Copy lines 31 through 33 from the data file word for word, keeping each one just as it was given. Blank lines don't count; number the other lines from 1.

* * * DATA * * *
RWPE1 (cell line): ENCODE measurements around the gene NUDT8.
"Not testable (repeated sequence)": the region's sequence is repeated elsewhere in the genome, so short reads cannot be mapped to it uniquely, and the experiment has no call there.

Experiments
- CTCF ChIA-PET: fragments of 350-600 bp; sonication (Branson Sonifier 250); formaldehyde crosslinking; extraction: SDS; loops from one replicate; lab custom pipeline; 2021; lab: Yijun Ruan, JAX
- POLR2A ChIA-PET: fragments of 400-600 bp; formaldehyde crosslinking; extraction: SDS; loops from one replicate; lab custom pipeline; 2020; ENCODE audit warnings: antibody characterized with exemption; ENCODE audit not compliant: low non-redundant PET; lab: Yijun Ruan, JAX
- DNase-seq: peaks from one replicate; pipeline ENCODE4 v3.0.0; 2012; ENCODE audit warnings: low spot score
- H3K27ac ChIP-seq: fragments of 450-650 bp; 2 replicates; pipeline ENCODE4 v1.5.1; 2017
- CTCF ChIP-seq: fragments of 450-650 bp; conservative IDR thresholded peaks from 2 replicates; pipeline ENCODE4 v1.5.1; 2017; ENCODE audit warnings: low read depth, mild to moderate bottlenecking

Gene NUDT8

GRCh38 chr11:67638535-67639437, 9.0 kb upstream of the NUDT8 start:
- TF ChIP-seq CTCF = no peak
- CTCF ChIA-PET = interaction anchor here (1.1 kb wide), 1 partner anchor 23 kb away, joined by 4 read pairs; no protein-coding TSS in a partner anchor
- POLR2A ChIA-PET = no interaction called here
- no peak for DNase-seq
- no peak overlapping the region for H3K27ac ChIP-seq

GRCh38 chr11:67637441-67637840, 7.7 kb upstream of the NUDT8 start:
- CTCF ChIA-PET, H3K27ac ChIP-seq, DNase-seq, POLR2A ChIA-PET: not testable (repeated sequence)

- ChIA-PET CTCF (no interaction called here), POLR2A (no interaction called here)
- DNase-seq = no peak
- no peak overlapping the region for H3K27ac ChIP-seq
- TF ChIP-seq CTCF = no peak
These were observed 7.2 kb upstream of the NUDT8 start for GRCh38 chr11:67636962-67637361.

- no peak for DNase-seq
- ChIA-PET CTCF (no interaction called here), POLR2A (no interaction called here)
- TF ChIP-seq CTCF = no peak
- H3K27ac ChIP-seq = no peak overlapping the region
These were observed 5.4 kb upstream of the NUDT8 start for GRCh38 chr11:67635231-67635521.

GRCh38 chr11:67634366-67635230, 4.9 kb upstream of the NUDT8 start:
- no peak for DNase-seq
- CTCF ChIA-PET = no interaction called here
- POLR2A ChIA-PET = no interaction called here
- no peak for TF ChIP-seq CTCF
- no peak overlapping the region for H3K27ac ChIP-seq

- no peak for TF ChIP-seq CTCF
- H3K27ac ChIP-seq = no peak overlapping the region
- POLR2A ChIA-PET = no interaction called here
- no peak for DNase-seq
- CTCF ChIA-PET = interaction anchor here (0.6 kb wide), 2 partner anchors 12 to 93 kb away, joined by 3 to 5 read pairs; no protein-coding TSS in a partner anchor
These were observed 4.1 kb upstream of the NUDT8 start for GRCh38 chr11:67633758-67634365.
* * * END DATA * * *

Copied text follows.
- POLR2A ChIA-PET = no interaction called here
- no peak for TF ChIP-seq CTCF
- no peak overlapping the region for H3K27ac ChIP-seq